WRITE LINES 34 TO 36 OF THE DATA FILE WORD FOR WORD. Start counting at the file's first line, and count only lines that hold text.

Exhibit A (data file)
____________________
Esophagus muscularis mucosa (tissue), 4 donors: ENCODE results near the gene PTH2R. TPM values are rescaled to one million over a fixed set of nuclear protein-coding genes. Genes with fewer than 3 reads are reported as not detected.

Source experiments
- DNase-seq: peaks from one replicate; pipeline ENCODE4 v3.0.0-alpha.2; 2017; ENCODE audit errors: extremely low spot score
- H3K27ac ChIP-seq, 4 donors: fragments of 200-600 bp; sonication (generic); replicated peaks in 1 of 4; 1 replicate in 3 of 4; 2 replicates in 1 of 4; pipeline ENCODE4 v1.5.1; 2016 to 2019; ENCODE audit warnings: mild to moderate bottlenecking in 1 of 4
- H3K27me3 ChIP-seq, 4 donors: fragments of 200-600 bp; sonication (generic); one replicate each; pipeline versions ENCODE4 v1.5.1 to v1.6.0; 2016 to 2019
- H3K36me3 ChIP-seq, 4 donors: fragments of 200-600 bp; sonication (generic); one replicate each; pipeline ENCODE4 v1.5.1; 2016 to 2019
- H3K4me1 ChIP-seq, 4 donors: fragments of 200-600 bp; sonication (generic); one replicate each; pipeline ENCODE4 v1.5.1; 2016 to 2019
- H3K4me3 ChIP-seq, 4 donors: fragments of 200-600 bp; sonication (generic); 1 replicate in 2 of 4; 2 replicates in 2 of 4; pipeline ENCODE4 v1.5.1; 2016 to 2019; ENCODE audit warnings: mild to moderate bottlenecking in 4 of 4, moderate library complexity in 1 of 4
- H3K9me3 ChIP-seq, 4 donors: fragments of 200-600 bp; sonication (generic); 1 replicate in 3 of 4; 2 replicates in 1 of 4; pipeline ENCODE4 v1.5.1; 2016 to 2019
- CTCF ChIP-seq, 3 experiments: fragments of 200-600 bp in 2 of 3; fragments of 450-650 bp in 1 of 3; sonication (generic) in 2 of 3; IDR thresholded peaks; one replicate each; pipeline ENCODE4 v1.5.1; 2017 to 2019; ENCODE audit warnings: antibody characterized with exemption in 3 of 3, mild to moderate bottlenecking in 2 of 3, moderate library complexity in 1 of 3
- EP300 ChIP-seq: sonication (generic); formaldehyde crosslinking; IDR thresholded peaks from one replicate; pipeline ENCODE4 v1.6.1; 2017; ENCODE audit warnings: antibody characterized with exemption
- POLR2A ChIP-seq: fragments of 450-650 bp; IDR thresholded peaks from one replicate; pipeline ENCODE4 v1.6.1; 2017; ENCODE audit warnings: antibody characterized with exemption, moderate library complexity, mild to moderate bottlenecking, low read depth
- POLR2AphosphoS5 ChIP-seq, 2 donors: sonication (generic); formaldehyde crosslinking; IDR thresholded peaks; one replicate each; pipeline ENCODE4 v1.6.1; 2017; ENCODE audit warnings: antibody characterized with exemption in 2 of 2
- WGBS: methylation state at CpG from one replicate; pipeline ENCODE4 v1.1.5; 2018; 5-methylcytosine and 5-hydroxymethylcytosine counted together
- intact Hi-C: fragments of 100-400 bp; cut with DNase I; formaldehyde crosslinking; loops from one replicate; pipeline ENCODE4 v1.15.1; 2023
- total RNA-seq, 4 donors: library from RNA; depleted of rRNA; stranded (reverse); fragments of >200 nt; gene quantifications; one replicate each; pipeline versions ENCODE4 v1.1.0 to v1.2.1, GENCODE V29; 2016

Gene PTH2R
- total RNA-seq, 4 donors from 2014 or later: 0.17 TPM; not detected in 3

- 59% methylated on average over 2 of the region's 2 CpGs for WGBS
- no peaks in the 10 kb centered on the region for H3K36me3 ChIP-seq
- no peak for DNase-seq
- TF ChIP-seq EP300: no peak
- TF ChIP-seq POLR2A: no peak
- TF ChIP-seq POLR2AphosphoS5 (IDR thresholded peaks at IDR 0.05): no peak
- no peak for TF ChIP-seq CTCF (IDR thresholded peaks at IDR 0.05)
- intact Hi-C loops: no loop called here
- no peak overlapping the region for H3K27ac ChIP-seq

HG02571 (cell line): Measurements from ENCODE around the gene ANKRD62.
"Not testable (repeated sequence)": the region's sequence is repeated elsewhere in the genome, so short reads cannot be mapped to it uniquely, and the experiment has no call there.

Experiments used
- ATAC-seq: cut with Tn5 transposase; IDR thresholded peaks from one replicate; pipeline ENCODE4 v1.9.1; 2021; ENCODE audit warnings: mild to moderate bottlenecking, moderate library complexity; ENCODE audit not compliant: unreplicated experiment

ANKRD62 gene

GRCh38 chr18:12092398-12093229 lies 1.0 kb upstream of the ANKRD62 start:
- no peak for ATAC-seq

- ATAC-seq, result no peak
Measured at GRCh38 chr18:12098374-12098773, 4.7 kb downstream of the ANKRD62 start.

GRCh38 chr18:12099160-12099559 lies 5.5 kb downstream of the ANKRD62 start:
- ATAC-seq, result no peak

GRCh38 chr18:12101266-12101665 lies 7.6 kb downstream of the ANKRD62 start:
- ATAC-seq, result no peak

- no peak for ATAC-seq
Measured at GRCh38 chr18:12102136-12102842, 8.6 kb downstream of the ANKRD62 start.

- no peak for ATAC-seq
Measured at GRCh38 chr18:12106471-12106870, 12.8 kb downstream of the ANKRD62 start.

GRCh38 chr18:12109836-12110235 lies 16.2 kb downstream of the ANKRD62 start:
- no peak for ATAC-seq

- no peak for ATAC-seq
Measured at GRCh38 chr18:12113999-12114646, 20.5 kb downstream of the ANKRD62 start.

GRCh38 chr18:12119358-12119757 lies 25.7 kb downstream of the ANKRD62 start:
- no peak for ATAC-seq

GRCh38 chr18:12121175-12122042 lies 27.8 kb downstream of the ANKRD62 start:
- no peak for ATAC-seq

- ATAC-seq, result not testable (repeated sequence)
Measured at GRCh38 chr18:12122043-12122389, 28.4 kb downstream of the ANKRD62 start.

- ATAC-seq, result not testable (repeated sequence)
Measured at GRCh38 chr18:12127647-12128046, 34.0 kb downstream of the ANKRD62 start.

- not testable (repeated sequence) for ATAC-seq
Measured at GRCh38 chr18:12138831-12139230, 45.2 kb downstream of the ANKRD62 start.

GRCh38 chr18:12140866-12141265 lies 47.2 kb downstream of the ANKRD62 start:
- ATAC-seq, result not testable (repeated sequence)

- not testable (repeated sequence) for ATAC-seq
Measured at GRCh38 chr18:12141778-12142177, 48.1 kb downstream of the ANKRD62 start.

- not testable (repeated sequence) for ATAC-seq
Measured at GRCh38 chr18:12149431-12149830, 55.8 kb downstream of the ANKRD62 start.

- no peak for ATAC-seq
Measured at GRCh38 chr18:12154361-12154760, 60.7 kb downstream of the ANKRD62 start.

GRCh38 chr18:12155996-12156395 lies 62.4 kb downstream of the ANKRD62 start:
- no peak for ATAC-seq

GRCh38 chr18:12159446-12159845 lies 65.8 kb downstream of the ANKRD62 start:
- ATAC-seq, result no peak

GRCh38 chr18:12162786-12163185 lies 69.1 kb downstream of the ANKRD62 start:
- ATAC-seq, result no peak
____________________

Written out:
- no peak for ATAC-seq

- ATAC-seq, result no peak
Measured at GRCh38 chr18:12098374-12098773, 4.7 kb downstream of the ANKRD62 start.